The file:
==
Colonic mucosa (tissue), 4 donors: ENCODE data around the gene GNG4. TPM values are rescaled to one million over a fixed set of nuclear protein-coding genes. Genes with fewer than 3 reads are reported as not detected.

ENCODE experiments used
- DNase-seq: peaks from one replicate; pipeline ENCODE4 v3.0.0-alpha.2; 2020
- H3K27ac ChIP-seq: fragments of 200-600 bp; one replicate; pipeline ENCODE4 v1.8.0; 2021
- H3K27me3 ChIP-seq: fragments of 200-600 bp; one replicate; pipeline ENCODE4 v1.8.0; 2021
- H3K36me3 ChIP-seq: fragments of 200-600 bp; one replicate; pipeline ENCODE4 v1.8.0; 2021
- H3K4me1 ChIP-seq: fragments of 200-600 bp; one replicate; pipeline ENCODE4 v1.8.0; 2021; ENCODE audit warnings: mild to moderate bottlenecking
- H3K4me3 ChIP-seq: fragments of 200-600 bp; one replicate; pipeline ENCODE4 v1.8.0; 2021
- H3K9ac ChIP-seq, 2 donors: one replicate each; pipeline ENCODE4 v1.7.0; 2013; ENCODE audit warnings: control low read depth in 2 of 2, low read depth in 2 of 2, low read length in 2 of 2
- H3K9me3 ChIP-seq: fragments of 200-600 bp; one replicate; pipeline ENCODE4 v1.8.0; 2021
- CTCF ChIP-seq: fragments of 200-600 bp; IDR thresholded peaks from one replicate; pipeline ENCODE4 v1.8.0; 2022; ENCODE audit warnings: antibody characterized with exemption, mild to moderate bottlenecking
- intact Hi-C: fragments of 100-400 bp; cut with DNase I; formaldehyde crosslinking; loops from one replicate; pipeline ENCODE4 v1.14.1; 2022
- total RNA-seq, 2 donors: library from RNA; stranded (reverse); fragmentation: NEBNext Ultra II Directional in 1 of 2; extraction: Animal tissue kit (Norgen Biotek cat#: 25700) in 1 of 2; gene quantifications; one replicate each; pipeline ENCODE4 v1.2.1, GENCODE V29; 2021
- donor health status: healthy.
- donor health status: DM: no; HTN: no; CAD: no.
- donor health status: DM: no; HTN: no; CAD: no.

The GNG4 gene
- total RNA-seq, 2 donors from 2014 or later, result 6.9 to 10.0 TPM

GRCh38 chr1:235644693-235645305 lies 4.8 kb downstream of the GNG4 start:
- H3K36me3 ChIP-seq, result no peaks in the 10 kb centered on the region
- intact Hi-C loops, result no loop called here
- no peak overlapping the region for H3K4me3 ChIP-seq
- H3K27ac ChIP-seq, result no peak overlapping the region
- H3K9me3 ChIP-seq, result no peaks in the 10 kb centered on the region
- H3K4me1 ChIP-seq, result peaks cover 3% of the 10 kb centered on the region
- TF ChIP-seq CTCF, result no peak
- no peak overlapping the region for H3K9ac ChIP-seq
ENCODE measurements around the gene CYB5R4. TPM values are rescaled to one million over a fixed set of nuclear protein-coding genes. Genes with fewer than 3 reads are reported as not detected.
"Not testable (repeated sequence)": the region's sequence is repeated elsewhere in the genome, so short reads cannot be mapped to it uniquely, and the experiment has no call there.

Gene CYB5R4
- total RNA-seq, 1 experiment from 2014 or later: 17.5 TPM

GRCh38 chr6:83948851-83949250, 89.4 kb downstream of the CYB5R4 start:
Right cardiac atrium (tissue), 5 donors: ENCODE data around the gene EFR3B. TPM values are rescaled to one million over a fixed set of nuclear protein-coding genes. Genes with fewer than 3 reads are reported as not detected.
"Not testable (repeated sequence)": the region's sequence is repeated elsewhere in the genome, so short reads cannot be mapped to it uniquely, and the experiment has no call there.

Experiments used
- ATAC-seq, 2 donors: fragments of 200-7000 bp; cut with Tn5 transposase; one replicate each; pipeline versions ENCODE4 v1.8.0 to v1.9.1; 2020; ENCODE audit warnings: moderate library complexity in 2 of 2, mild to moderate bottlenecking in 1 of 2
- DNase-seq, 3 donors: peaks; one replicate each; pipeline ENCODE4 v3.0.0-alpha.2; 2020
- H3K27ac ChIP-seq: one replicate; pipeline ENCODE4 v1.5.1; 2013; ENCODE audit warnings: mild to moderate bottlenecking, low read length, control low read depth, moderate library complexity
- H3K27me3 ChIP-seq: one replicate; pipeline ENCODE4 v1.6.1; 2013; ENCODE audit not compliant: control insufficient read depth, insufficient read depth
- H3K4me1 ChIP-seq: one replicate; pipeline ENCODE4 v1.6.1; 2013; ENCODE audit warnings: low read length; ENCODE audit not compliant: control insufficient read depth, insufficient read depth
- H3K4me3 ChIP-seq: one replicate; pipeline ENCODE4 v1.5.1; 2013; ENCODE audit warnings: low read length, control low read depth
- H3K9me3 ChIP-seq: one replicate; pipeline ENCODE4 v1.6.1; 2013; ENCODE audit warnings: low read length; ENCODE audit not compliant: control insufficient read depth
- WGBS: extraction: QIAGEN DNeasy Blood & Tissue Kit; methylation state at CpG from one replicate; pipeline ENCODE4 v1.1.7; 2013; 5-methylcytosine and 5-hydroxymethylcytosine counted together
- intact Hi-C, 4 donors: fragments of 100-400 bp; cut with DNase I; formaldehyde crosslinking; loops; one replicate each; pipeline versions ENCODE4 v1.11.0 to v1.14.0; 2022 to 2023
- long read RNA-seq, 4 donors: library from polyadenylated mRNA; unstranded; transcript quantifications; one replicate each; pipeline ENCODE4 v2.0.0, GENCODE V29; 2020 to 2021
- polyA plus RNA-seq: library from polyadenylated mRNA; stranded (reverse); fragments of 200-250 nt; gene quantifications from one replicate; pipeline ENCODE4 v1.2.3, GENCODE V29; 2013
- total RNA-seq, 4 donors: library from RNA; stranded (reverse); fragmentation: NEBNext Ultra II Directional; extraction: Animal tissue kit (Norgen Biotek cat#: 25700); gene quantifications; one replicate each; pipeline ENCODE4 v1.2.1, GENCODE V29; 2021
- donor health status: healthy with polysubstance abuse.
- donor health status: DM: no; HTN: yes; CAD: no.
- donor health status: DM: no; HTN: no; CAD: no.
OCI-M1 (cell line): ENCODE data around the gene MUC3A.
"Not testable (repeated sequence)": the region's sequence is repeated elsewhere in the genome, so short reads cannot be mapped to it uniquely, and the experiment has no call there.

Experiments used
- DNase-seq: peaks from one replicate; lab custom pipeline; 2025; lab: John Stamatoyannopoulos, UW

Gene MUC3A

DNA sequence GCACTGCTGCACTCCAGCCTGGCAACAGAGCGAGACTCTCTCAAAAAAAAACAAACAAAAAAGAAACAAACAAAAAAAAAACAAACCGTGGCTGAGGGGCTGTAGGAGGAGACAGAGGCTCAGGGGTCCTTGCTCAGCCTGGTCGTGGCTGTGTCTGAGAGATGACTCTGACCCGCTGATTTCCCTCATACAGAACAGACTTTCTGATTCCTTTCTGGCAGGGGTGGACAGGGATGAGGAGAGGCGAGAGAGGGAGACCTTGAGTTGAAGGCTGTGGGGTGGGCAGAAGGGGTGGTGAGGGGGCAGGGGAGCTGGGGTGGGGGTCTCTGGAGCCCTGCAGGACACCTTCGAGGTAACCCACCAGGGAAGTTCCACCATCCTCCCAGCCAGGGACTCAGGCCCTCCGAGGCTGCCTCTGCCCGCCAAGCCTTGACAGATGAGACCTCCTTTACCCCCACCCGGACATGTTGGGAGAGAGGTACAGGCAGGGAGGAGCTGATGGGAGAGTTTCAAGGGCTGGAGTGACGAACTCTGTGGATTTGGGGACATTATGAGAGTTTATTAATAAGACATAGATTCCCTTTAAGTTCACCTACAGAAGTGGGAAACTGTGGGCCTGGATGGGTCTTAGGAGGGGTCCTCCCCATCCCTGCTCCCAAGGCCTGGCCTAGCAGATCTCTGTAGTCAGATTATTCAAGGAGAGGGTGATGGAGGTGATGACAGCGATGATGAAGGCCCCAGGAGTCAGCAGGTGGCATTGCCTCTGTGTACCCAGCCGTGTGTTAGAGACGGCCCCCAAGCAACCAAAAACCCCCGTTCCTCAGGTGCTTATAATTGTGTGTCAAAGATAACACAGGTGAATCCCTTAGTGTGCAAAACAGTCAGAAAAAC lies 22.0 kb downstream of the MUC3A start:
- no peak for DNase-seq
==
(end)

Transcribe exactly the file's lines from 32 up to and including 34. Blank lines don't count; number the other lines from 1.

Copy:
GRCh38 chr6:83948851-83949250, 89.4 kb downstream of the CYB5R4 start:
Right cardiac atrium (tissue), 5 donors: ENCODE data around the gene EFR3B. TPM values are rescaled to one million over a fixed set of nuclear protein-coding genes. Genes with fewer than 3 reads are reported as not detected.
"Not testable (repeated sequence)": the region's sequence is repeated elsewhere in the genome, so short reads cannot be mapped to it uniquely, and the experiment has no call there.